Title: Antennas: Analysis and Design
Coordinator: John Sahr, Professor, Electrical and Computer Engineering
Goals: To expose students to antenna analysis and design using simulation tools and microwave equipment.
Learning Objectives: At the end of this course, students will be able to:
Textbook: Warren L. Stutzman and Gary A. Thiele, Antenna Theory and Design, 3rd Ed., Wiley.
Prerequisites by Topic:Applied Electromagnetics (EE-361) and all its prerequisites; or graduate status.
Course Structure: Four lecture hours per week. Approximately eight HW and lab assignments are given over the quarter. A midterm exam is given during the quarter covering antenna theory and applications. The final project deals with design, analysis, fabrication, and testing of antennas, and is a comprehensive summary of the course. Example projects may include one or more of the following: printed Yagi antenna, patch antenna array, inverted-F antenna, helical antenna, quadrifilar helix.
Computer Resources: PCs capable of running Ansoft Designer and HFSS (in ECE Building); or EMPro, or NEC (Sieg Hall). CST Design Studio is permitted but not provided.
Laboratory Resources: Vector network analyzers, signal generators, coaxial cabling, and connectors.
HW and Lab assignments: Most homework and lab assignments will be performed in teams of 2-3.
ABET Student Outcome Coverage: This course addresses the following outcomes:
H = high relevance, M = medium relevance, L = low relevance to course.
(1) An ability to identify, formulate, and solve complex engineering problems by applying principles of engineering, science, and mathematics. (H) The lecture contents, homework assignments, and laboratory assignments include analysis of Maxwell’s Equations, electromagnetic radiation, performance parameters of antennas, and the use of modern computational electromagnetic design software.
(2) An ability to apply engineering design to produce solutions that meet specified needs with consideration of public health, safety, and welfare, as well as global, cultural, social, environmental, and economic factors. (M) We will provide an elementary introduction to FCC regulations about permissible EM field exposure of humans from radiating systems.
(3) An ability to communicate effectively with a range of audiences. (M) Students will present their projects to the class in written and oral form.
(4) An ability to recognize ethical and professional responsibilities in engineering situations and make informed judgments, which must consider the impact of engineering solutions in global, economic, environmental, and societal contexts. (L) [see (2)] We will provide an elementary introduction to FCC regulations about permissible EM field exposure of humans from radiating systems.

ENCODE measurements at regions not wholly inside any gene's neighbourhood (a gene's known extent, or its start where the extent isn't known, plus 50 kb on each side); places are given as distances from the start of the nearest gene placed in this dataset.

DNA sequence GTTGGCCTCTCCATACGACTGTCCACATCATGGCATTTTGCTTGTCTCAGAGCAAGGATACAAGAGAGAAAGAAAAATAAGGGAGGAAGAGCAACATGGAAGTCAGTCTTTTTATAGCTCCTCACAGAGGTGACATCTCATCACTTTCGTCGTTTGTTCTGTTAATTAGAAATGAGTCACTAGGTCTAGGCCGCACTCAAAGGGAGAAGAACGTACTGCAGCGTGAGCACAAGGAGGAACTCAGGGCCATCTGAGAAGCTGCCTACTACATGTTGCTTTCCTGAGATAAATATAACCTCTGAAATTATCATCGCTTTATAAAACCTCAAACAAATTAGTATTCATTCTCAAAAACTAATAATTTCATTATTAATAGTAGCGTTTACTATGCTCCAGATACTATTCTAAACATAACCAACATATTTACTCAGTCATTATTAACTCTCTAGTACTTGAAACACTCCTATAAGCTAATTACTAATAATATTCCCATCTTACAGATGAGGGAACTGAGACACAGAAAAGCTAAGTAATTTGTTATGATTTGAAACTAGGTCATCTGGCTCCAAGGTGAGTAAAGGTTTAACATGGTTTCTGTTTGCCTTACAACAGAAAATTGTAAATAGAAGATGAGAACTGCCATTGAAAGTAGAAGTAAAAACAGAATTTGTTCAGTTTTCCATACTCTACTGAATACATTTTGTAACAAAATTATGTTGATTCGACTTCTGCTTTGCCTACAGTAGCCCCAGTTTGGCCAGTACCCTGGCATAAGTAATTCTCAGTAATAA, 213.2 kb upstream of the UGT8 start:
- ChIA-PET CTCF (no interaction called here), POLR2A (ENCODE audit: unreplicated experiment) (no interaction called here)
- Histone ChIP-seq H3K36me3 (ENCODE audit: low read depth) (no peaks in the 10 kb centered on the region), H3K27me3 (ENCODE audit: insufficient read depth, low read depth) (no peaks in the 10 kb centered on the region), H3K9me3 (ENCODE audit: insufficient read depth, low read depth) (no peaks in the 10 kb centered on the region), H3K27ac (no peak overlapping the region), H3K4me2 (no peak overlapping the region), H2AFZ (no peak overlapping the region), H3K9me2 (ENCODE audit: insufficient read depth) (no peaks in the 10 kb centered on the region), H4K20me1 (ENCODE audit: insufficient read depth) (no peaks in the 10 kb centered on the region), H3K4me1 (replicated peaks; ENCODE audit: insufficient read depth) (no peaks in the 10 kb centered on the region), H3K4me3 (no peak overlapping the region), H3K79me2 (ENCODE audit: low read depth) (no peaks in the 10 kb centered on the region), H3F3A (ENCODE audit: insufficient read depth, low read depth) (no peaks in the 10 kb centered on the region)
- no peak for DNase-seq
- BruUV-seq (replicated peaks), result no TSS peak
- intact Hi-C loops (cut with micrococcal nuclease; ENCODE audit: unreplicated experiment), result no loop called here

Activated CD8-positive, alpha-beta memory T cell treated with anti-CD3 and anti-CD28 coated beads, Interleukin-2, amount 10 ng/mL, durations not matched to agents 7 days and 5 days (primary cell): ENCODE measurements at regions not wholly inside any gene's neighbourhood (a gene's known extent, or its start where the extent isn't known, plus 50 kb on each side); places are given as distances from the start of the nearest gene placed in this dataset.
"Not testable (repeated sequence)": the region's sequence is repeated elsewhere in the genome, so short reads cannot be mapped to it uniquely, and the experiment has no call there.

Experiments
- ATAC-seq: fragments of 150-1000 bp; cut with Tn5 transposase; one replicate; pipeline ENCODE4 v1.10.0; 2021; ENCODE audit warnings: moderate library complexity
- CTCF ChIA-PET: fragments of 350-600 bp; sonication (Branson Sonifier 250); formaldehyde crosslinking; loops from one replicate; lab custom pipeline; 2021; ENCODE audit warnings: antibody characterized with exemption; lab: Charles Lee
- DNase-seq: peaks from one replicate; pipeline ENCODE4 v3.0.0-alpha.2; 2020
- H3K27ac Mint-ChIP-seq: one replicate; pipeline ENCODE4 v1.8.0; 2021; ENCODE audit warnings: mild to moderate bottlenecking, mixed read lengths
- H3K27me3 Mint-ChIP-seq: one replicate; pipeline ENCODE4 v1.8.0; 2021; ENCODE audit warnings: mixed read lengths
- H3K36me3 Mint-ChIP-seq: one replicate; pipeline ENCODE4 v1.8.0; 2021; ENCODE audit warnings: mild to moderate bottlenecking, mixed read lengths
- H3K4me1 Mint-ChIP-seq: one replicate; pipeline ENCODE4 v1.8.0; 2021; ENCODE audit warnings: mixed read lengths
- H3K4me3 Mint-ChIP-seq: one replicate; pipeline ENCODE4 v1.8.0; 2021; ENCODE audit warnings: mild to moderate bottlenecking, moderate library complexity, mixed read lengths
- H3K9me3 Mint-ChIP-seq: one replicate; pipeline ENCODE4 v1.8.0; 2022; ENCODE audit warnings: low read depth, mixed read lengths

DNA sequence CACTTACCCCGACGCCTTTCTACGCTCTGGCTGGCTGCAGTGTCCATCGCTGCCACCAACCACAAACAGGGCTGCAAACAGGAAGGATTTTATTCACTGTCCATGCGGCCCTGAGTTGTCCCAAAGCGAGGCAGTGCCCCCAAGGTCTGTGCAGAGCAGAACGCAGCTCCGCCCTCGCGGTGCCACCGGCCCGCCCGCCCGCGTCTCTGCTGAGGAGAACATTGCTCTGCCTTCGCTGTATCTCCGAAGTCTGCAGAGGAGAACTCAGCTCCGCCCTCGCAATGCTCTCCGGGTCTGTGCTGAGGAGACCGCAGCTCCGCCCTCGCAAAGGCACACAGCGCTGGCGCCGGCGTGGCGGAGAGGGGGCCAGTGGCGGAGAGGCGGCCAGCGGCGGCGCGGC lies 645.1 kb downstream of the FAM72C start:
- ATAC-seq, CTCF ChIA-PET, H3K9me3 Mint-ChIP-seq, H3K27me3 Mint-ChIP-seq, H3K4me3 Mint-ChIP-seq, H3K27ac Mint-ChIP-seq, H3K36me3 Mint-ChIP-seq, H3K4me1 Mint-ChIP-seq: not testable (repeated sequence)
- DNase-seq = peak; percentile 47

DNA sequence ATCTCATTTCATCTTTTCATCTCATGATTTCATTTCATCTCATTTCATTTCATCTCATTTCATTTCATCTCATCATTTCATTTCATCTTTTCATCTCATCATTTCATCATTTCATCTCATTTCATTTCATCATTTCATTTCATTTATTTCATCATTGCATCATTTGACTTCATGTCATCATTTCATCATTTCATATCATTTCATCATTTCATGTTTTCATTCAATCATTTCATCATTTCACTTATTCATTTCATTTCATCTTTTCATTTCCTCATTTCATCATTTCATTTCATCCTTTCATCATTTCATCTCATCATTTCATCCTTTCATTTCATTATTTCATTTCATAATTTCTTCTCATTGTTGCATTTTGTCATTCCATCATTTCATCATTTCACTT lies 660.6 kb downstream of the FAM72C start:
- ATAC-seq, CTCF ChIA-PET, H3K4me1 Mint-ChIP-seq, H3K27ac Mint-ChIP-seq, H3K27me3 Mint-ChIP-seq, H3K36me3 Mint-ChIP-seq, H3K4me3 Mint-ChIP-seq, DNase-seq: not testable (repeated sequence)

(5) An ability to function effectively on a team whose members together provide leadership, create a collaborative and inclusive environment, establish goals, plan tasks, and meet objectives. (M) Students will perform all laboratory assignments and most homework assignments in teams of 2-3; undergraduate and graduate students will be mixed in teams, as will students with different engineering and science backgrounds (e.g. physics majors)
(6) An ability to develop and conduct appropriate experimentation, analyze and interpret data, and use engineering judgment to draw conclusions. (H) Laboratory assignments will require the analysis and understanding of computational electromagnetic simulations, as well as setup and measurement of real antennas.
(7) An ability to acquire and apply new knowledge as needed, using appropriate learning strategies. (H) Students will need to rely upon information sources beyond those provided in class for success in their antenna designs; they will need to couple computational tools (e.g. Matlab, Python) to automate the analysis of data provided by simulation and measurement. By working in teams, students will also draw upon their collective strengths and abilities.
Prepared by: John Sahr
Last revised: 1/18/2019